|Town/Region||Cerro Blanco Protected Forest|
|Continent||Central and Latin America|
|Date||26 Jul 2010|
The Ecuadorian Dry Forest ecoregion is located on the Pacific coast of Ecuador, between the Pacific Ocean and the western foothills of the Andes Mountains. The Ecuadorian Dry Forest is an isolated haven for many plant and animal species found nowhere else on Earth, with a 20% endemism rate in vascular plant species. The weather is strongly influenced by both cold and warm water currents in the Pacific Ocean, with two marked seasons, wet and dry. The average precipitation levels range between 500 and 1000 mm and many of the plants in particular have adapted to the overall dry conditions of the area.
The presence of dwarf and ramificated shrubs, thickened leaves and thorny plants characterize this ecoregion. During the dry season, many tree and bush species lose their leaves to conserve water and in the case of the ceibo or kapok tree, the green trunks filled with chlorophyll, continue to photosynthesize without leaves in the dry season. Dry habitats along the Pacific coast of the Americas are particularly rare, and the Ecuadorian Dry Forest is an invaluable example of a vanishing forest type that is listed as critically endangered by the Worldwide Fund for Nature. The principal threats to this ecoregion are agricultural expansion in rural areas and the unchecked growth of large cities like Guayaquil, into dry forest. The Cerro Blanco Protected Forest, a 6,078-hectare private nature reserve administered by the Pro-Forest Foundation, an Ecuadorian non-profit conservation organization, protects a significant remnant of Ecuadorian Dry Forest.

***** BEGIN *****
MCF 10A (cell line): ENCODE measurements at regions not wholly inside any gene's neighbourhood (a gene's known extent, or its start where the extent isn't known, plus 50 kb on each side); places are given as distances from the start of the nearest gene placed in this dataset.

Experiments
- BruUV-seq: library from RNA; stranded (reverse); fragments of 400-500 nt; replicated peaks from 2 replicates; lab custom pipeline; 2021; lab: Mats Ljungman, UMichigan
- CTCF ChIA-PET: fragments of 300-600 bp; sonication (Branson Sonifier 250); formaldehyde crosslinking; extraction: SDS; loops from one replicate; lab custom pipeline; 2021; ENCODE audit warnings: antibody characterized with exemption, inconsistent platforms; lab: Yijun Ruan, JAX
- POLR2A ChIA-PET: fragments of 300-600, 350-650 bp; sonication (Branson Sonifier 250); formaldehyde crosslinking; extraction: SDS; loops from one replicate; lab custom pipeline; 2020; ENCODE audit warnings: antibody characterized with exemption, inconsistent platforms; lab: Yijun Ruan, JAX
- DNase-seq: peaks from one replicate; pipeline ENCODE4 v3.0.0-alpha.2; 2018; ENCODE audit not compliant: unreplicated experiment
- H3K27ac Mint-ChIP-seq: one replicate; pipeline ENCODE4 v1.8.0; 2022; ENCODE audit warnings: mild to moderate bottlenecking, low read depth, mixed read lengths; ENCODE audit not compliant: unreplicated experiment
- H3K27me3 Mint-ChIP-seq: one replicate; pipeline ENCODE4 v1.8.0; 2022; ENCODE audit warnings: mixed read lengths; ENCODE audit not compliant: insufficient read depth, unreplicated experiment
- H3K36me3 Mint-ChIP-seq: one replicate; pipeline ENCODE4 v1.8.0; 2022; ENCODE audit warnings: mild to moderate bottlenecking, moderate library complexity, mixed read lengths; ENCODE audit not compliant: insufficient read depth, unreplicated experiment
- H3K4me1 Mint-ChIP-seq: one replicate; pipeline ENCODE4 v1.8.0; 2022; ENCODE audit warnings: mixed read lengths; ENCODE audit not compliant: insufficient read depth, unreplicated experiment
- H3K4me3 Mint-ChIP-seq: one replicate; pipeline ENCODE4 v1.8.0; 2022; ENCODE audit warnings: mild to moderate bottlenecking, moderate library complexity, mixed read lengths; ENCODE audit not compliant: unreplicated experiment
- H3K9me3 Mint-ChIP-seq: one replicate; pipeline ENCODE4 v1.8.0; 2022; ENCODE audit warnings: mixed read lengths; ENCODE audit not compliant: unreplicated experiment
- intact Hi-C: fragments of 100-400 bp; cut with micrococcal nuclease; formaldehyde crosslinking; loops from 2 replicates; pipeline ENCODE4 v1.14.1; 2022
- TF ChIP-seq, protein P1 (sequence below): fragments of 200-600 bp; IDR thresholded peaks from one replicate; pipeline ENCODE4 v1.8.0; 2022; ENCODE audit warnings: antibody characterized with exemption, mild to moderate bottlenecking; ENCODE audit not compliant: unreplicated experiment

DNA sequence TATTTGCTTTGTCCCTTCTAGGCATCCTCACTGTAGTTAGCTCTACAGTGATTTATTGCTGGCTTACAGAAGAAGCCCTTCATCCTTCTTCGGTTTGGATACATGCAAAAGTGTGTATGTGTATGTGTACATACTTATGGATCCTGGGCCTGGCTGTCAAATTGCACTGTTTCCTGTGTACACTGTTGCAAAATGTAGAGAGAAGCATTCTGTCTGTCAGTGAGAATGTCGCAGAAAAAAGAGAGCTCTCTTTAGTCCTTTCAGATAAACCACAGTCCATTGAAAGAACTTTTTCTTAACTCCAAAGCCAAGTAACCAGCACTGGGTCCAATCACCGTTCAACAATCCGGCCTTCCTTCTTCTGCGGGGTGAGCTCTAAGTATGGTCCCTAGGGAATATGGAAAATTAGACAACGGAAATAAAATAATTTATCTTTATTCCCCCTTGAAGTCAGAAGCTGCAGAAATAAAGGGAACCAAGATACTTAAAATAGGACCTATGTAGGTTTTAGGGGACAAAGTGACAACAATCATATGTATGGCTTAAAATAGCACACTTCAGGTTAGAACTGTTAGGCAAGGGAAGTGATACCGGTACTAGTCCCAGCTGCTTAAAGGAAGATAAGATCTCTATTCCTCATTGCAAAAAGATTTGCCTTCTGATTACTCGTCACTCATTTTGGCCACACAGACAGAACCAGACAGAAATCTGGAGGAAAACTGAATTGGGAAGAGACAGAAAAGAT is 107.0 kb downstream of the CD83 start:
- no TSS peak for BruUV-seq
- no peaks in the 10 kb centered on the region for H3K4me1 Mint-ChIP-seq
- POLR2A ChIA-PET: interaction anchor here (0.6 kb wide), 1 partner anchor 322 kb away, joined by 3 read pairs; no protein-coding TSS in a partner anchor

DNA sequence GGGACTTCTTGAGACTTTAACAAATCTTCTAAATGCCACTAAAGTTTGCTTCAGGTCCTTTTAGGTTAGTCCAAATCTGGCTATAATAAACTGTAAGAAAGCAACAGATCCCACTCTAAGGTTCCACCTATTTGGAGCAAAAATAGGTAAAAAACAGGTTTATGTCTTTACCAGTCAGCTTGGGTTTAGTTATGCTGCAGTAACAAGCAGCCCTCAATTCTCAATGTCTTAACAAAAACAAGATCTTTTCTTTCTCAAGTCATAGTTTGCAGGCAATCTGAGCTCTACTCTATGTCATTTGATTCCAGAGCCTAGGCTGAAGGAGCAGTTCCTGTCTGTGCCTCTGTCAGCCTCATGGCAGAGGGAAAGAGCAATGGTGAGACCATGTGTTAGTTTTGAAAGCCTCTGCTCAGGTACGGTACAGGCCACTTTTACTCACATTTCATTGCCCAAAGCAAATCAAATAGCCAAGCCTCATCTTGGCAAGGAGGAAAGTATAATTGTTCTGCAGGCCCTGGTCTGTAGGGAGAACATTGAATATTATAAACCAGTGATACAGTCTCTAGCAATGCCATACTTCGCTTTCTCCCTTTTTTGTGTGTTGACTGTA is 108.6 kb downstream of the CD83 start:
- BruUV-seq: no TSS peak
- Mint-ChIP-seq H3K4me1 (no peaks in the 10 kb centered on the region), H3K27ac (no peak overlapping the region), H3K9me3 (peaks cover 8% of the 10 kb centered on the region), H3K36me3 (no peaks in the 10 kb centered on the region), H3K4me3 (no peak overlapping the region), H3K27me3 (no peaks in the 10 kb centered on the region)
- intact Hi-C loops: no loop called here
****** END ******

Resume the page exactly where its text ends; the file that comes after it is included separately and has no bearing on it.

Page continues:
Since 1993 until the present, the Pro-Forest Foundation has worked to restore Ecuadorian Dry Forest in Cerro Blanco, using more than 35 native forest species in around 260 hectares, with an overall survival rate of approximately 70%. With the support of the Rufford Small Grants for Nature Conservation, the foundation will produce and distribute a booklet on the propagation and uses of twenty dry forest species and an educational poster that will be used in local schools, along with the distribution of native trees to students and teachers to plant on school grounds or in their communities.
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